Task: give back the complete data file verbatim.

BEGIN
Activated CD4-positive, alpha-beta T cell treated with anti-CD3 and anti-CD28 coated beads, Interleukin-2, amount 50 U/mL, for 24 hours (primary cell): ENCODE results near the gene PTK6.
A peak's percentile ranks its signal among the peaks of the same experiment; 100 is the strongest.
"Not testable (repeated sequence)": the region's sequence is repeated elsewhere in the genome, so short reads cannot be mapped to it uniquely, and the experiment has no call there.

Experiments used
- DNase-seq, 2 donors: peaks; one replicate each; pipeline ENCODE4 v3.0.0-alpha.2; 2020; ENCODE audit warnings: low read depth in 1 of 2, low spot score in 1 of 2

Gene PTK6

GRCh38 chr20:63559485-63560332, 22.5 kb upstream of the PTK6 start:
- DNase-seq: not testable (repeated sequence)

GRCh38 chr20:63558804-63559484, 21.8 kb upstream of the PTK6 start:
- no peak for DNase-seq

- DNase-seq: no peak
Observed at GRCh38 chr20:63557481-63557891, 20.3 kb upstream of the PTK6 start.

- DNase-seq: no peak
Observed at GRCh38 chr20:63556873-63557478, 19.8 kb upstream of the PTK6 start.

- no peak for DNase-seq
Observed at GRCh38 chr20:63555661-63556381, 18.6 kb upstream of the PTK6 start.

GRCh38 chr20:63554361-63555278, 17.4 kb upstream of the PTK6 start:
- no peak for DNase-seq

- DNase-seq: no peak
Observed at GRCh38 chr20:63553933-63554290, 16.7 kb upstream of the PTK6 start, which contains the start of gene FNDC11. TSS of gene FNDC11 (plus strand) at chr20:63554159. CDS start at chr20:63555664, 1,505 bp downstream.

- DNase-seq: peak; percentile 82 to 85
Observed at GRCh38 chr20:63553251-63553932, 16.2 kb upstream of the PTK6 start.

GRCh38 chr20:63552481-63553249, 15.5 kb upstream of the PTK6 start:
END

Activated CD4-positive, alpha-beta T cell treated with anti-CD3 and anti-CD28 coated beads, Interleukin-2, amount 50 U/mL, for 24 hours (primary cell): ENCODE results near the gene PTK6.
A peak's percentile ranks its signal among the peaks of the same experiment; 100 is the strongest.
"Not testable (repeated sequence)": the region's sequence is repeated elsewhere in the genome, so short reads cannot be mapped to it uniquely, and the experiment has no call there.

Experiments used
- DNase-seq, 2 donors: peaks; one replicate each; pipeline ENCODE4 v3.0.0-alpha.2; 2020; ENCODE audit warnings: low read depth in 1 of 2, low spot score in 1 of 2

Gene PTK6

GRCh38 chr20:63559485-63560332, 22.5 kb upstream of the PTK6 start:
- DNase-seq: not testable (repeated sequence)

GRCh38 chr20:63558804-63559484, 21.8 kb upstream of the PTK6 start:
- no peak for DNase-seq

- DNase-seq: no peak
Observed at GRCh38 chr20:63557481-63557891, 20.3 kb upstream of the PTK6 start.

- DNase-seq: no peak
Observed at GRCh38 chr20:63556873-63557478, 19.8 kb upstream of the PTK6 start.

- no peak for DNase-seq
Observed at GRCh38 chr20:63555661-63556381, 18.6 kb upstream of the PTK6 start.

GRCh38 chr20:63554361-63555278, 17.4 kb upstream of the PTK6 start:
- no peak for DNase-seq

- DNase-seq: no peak
Observed at GRCh38 chr20:63553933-63554290, 16.7 kb upstream of the PTK6 start, which contains the start of gene FNDC11. TSS of gene FNDC11 (plus strand) at chr20:63554159. CDS start at chr20:63555664, 1,505 bp downstream.

- DNase-seq: peak; percentile 82 to 85
Observed at GRCh38 chr20:63553251-63553932, 16.2 kb upstream of the PTK6 start.

GRCh38 chr20:63552481-63553249, 15.5 kb upstream of the PTK6 start: